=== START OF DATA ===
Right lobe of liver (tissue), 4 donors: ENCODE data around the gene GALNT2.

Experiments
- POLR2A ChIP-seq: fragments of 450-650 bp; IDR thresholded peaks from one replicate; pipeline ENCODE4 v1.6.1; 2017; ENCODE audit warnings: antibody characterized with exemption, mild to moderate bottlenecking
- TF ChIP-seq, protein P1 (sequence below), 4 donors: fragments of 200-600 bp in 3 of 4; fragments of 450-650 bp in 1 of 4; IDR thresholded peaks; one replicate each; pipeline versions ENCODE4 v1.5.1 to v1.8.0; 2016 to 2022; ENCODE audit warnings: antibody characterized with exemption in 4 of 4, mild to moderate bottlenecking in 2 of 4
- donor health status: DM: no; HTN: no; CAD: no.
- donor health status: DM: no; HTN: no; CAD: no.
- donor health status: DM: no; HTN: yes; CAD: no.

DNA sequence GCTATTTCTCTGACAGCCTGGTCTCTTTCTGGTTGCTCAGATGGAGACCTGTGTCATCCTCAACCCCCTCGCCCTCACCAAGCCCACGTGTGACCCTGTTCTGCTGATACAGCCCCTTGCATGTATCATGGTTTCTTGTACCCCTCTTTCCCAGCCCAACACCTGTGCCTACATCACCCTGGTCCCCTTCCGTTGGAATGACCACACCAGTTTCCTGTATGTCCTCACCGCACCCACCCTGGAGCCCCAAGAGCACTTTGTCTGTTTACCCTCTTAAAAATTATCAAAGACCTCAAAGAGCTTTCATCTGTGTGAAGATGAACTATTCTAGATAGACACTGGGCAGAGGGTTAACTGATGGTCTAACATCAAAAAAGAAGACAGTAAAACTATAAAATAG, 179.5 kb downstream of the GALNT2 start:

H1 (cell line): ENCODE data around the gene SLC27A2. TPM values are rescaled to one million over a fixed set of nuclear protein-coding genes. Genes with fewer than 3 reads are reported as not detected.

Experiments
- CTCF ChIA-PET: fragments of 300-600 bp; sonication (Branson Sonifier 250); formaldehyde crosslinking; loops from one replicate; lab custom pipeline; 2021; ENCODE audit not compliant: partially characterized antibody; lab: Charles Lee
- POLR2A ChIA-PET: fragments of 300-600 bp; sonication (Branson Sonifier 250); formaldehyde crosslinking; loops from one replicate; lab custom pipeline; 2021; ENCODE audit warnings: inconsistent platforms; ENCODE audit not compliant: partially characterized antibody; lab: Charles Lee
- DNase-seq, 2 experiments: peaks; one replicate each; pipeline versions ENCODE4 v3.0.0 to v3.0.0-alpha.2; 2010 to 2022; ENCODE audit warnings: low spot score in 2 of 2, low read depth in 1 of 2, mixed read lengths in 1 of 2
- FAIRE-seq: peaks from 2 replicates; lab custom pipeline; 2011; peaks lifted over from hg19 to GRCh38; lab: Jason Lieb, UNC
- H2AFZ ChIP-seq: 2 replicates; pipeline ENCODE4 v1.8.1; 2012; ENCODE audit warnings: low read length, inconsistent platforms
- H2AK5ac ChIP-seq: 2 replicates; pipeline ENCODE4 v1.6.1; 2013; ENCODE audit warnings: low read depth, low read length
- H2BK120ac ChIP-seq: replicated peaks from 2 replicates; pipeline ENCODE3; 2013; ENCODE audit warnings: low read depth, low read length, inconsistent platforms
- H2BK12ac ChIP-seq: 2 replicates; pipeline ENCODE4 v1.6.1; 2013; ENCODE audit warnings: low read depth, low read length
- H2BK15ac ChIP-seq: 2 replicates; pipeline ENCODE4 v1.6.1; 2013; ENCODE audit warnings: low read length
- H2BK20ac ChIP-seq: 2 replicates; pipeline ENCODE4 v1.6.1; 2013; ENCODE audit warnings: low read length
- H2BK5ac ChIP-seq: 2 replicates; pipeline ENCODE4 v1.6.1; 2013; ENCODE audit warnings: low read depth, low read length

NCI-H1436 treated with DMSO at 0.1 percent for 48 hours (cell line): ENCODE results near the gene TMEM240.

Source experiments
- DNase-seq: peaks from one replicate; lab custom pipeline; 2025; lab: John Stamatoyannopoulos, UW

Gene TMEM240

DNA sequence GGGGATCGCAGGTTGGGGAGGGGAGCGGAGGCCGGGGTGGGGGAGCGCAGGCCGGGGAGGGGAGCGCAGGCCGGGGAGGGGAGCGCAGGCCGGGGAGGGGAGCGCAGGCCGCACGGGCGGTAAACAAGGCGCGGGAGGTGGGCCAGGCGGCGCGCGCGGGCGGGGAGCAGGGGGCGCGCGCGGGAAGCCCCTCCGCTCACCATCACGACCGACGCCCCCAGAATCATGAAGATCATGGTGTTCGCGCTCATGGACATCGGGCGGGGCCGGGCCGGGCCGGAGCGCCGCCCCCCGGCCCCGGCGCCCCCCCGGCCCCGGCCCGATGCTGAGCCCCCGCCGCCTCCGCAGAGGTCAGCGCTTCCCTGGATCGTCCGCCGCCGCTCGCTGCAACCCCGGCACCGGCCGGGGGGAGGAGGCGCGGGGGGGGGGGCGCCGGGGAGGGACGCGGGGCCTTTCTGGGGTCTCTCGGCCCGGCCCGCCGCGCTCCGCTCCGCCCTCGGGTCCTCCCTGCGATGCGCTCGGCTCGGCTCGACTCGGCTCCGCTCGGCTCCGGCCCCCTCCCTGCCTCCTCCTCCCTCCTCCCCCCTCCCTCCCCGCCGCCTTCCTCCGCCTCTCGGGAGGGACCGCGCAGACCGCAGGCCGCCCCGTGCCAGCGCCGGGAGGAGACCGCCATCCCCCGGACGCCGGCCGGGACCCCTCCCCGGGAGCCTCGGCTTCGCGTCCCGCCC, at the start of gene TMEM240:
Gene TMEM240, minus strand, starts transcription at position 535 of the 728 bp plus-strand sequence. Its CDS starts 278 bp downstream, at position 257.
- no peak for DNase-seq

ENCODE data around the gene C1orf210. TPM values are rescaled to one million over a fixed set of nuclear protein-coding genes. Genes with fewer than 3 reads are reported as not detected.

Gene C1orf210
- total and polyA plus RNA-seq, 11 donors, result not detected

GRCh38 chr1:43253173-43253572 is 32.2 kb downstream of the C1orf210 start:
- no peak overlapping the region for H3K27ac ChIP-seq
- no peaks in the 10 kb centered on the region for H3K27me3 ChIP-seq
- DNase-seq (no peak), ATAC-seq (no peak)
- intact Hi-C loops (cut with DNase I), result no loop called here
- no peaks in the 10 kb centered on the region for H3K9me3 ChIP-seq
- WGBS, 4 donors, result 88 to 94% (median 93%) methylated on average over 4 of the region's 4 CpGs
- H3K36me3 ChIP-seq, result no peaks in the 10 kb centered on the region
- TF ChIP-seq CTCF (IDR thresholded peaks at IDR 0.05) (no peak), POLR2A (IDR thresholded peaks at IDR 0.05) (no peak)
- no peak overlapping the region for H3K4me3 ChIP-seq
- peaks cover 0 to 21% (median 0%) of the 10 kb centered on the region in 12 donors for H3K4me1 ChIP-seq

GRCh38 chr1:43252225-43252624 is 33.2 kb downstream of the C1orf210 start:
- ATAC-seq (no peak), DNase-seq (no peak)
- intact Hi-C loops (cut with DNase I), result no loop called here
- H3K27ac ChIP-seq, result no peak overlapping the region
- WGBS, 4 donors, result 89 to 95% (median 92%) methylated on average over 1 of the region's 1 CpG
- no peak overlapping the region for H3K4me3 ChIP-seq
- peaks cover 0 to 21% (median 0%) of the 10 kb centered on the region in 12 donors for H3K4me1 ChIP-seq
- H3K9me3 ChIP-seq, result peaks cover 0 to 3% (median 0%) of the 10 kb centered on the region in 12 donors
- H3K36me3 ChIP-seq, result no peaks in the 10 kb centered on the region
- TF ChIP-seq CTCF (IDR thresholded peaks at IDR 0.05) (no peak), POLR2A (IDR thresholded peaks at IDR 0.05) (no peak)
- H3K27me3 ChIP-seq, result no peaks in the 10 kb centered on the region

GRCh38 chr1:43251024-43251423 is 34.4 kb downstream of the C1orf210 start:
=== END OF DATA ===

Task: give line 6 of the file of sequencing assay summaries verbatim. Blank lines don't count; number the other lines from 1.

- donor health status: DM: no; HTN: no; CAD: no.